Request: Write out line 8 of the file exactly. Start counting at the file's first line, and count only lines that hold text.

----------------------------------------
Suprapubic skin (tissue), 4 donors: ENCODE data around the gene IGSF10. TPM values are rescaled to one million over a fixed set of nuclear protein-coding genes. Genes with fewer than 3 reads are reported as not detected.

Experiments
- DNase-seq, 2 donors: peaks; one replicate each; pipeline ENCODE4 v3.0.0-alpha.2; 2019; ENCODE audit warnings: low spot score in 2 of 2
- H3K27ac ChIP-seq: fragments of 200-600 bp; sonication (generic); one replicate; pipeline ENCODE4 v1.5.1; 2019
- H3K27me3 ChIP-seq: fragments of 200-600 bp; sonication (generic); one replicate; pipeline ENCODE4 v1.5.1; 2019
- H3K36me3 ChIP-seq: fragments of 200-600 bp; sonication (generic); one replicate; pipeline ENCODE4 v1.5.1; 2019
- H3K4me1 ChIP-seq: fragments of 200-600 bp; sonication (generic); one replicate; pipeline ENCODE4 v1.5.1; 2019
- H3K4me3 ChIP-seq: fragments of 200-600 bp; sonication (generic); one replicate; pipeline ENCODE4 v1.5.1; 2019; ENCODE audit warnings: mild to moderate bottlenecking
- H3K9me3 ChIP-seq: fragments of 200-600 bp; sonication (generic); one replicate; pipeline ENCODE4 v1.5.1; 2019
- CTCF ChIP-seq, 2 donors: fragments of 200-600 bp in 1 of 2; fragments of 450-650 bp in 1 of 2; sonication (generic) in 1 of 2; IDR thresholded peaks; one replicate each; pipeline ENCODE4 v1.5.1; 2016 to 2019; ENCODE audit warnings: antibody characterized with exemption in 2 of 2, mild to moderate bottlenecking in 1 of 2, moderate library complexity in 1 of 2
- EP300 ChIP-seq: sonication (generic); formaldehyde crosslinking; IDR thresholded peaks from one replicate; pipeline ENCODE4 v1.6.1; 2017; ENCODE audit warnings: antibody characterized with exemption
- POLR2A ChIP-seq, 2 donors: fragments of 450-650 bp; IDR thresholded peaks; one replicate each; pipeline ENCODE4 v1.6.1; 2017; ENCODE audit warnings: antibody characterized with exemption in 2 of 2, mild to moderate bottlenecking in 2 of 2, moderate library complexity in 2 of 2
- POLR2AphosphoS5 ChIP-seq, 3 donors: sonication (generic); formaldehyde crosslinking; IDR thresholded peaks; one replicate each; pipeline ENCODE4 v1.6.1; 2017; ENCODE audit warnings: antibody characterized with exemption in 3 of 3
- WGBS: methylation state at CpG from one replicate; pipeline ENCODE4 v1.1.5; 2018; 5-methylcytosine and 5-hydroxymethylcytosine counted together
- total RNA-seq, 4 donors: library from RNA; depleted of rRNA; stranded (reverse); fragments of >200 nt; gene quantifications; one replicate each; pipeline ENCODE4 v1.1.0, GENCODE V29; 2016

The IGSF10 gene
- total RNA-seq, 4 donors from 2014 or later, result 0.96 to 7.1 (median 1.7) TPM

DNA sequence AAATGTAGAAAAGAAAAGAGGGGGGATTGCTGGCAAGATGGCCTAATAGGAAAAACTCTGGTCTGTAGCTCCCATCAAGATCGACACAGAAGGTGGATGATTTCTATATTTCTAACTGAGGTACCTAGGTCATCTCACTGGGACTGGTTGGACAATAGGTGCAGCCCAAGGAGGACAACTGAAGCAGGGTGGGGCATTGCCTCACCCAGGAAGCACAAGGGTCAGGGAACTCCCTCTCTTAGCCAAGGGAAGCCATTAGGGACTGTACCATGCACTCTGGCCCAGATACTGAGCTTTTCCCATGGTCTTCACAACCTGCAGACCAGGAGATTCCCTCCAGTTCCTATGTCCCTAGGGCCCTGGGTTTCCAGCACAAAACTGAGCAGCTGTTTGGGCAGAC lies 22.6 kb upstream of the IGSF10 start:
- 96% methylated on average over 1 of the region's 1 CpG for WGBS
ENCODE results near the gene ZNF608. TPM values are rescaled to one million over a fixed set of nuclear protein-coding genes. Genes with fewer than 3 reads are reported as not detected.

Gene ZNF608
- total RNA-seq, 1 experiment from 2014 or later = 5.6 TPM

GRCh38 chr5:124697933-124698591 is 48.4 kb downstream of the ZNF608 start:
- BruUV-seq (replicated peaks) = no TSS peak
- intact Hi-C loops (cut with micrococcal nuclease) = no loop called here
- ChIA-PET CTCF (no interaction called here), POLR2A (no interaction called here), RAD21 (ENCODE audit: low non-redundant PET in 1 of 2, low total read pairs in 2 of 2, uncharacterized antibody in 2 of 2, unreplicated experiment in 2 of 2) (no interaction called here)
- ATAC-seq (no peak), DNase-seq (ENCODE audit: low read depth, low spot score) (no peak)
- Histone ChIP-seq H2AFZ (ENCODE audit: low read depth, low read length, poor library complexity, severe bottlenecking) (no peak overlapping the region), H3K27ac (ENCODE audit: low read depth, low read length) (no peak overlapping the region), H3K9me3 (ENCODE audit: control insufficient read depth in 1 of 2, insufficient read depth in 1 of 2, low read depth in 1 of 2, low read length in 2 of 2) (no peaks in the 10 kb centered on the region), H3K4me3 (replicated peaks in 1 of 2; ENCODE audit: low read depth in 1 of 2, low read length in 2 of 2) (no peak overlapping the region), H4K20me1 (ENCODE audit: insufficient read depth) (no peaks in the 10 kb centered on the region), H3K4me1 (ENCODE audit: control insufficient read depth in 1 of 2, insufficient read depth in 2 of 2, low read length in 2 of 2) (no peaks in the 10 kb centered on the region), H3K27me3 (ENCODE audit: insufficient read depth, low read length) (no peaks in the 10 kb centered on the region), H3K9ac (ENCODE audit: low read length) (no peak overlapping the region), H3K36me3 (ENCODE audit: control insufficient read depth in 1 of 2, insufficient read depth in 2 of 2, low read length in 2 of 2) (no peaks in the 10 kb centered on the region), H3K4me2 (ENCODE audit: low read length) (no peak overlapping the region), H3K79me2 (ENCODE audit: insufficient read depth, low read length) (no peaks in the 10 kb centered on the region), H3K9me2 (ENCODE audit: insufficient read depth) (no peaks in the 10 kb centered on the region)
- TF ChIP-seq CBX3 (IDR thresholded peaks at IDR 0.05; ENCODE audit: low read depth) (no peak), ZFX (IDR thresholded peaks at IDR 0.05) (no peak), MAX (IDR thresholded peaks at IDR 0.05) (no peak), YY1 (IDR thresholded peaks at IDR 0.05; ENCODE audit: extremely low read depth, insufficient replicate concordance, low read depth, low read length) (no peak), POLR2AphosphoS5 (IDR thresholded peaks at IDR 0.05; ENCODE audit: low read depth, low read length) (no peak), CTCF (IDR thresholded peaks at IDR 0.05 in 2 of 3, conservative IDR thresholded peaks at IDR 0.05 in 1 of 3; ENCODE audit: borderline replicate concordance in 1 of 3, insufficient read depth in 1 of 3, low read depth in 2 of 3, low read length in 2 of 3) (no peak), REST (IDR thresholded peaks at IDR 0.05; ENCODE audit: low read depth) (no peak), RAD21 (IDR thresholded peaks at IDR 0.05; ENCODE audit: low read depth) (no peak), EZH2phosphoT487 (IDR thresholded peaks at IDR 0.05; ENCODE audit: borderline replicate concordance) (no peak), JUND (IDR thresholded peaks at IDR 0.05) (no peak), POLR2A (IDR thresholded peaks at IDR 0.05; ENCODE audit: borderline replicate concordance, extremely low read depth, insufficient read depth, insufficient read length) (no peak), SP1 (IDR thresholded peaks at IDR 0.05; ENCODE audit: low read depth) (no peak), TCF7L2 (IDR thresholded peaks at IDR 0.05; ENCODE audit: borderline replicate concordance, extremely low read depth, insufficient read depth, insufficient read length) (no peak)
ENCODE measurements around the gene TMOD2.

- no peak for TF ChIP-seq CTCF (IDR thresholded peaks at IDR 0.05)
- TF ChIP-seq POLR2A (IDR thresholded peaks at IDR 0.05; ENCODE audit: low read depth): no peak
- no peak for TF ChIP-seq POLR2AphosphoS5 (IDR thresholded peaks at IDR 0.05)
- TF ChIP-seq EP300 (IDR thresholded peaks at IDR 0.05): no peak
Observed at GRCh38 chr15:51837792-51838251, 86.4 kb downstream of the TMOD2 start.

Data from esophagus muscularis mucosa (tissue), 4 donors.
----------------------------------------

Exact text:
- H3K4me3 ChIP-seq: fragments of 200-600 bp; sonication (generic); one replicate; pipeline ENCODE4 v1.5.1; 2019; ENCODE audit warnings: mild to moderate bottlenecking